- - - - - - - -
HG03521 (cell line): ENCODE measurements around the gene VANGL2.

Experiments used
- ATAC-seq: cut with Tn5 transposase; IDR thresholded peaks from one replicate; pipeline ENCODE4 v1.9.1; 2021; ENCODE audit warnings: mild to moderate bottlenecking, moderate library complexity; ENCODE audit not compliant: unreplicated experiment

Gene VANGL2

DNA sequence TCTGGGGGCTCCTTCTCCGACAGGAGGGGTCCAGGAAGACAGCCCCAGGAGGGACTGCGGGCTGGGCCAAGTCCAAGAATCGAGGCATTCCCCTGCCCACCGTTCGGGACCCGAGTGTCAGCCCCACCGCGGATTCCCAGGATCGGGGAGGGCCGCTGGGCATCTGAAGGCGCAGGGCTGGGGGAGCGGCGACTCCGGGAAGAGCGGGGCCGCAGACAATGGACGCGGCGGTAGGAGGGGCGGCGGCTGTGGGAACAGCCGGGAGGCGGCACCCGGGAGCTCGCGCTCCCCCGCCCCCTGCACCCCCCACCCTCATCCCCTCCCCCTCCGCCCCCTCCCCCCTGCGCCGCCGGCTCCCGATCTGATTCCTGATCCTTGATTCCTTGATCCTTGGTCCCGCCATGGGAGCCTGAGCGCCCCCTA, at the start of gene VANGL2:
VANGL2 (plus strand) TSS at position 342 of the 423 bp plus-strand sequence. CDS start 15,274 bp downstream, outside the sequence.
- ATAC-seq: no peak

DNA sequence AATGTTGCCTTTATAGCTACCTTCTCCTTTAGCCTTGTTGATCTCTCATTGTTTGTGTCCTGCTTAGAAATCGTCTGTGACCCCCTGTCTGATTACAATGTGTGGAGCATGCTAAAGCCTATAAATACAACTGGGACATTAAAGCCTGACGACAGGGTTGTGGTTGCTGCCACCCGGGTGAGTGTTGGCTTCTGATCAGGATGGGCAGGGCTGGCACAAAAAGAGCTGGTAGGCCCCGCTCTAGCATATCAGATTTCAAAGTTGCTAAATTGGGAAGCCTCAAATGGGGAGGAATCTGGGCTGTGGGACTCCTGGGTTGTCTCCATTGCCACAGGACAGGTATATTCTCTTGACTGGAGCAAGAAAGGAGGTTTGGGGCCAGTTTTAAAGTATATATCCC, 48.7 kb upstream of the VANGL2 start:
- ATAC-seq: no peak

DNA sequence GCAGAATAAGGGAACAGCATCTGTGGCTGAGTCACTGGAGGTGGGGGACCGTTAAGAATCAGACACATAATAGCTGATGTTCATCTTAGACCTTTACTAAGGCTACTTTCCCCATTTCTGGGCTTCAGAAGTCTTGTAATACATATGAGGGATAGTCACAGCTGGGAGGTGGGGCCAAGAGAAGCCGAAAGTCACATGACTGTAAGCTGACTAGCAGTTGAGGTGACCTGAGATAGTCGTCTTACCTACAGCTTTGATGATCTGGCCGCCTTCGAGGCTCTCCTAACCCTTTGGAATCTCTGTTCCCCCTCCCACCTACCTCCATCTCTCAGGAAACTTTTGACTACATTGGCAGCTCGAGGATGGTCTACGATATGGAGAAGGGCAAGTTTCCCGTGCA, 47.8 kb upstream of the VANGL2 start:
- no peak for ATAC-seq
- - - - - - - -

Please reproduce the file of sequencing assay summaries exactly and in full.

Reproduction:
HG03521 (cell line): ENCODE measurements around the gene VANGL2.

Experiments used
- ATAC-seq: cut with Tn5 transposase; IDR thresholded peaks from one replicate; pipeline ENCODE4 v1.9.1; 2021; ENCODE audit warnings: mild to moderate bottlenecking, moderate library complexity; ENCODE audit not compliant: unreplicated experiment

Gene VANGL2

DNA sequence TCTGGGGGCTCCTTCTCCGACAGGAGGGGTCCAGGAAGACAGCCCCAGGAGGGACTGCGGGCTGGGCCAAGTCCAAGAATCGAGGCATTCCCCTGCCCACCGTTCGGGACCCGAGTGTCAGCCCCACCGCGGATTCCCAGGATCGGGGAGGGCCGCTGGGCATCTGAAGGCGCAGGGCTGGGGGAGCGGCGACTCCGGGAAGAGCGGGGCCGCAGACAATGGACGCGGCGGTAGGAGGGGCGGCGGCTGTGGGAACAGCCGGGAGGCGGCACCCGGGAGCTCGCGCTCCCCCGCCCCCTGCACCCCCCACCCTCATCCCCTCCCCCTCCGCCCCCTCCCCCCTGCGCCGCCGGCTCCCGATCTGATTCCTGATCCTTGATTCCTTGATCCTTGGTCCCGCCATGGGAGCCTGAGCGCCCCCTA, at the start of gene VANGL2:
VANGL2 (plus strand) TSS at position 342 of the 423 bp plus-strand sequence. CDS start 15,274 bp downstream, outside the sequence.
- ATAC-seq: no peak

DNA sequence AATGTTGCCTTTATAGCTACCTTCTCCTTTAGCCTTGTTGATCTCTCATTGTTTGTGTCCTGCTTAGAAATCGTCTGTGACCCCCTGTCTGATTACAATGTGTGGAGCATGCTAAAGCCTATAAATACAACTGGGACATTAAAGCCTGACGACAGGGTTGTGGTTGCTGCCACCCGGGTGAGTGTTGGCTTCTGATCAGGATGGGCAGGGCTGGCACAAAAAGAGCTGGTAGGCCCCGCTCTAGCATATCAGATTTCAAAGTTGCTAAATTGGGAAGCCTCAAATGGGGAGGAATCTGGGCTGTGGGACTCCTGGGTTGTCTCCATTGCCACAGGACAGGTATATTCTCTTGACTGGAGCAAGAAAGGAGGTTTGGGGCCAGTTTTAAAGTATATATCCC, 48.7 kb upstream of the VANGL2 start:
- ATAC-seq: no peak

DNA sequence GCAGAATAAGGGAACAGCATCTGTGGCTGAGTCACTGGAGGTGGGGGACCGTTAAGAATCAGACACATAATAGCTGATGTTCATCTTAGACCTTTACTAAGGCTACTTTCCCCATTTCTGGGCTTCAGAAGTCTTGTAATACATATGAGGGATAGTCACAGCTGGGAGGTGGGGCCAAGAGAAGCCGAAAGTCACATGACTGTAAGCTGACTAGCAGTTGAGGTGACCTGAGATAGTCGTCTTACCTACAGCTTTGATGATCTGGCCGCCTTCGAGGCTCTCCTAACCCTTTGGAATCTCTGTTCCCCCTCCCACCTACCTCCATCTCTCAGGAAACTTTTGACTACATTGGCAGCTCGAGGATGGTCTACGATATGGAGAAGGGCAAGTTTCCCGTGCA, 47.8 kb upstream of the VANGL2 start:
- no peak for ATAC-seq